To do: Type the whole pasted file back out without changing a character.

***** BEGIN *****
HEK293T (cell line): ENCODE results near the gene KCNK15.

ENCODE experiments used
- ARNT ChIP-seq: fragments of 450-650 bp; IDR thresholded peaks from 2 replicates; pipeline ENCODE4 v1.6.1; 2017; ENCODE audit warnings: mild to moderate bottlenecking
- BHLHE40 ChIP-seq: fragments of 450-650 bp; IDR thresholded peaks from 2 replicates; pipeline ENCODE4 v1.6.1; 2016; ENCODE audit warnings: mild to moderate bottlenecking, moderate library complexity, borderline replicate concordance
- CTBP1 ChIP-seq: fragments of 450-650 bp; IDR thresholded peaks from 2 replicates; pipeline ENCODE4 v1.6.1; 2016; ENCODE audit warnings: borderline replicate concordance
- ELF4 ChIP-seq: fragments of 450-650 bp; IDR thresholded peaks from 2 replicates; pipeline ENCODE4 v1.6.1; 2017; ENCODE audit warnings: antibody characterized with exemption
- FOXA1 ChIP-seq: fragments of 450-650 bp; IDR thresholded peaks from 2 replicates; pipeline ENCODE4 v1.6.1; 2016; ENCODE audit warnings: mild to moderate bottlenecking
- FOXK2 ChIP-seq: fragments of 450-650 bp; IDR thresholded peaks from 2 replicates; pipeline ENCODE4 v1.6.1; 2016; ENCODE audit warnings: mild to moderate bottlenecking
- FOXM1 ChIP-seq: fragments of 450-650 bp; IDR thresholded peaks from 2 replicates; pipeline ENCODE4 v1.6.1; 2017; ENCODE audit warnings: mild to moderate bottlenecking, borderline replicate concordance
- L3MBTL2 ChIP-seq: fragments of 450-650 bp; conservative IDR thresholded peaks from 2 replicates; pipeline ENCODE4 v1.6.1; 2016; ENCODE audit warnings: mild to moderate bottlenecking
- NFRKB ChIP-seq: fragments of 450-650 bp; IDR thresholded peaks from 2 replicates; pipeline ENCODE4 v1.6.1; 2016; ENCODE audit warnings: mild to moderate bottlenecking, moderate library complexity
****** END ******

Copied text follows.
HEK293T (cell line): ENCODE results near the gene KCNK15.

ENCODE experiments used
- ARNT ChIP-seq: fragments of 450-650 bp; IDR thresholded peaks from 2 replicates; pipeline ENCODE4 v1.6.1; 2017; ENCODE audit warnings: mild to moderate bottlenecking
- BHLHE40 ChIP-seq: fragments of 450-650 bp; IDR thresholded peaks from 2 replicates; pipeline ENCODE4 v1.6.1; 2016; ENCODE audit warnings: mild to moderate bottlenecking, moderate library complexity, borderline replicate concordance
- CTBP1 ChIP-seq: fragments of 450-650 bp; IDR thresholded peaks from 2 replicates; pipeline ENCODE4 v1.6.1; 2016; ENCODE audit warnings: borderline replicate concordance
- ELF4 ChIP-seq: fragments of 450-650 bp; IDR thresholded peaks from 2 replicates; pipeline ENCODE4 v1.6.1; 2017; ENCODE audit warnings: antibody characterized with exemption
- FOXA1 ChIP-seq: fragments of 450-650 bp; IDR thresholded peaks from 2 replicates; pipeline ENCODE4 v1.6.1; 2016; ENCODE audit warnings: mild to moderate bottlenecking
- FOXK2 ChIP-seq: fragments of 450-650 bp; IDR thresholded peaks from 2 replicates; pipeline ENCODE4 v1.6.1; 2016; ENCODE audit warnings: mild to moderate bottlenecking
- FOXM1 ChIP-seq: fragments of 450-650 bp; IDR thresholded peaks from 2 replicates; pipeline ENCODE4 v1.6.1; 2017; ENCODE audit warnings: mild to moderate bottlenecking, borderline replicate concordance
- L3MBTL2 ChIP-seq: fragments of 450-650 bp; conservative IDR thresholded peaks from 2 replicates; pipeline ENCODE4 v1.6.1; 2016; ENCODE audit warnings: mild to moderate bottlenecking
- NFRKB ChIP-seq: fragments of 450-650 bp; IDR thresholded peaks from 2 replicates; pipeline ENCODE4 v1.6.1; 2016; ENCODE audit warnings: mild to moderate bottlenecking, moderate library complexity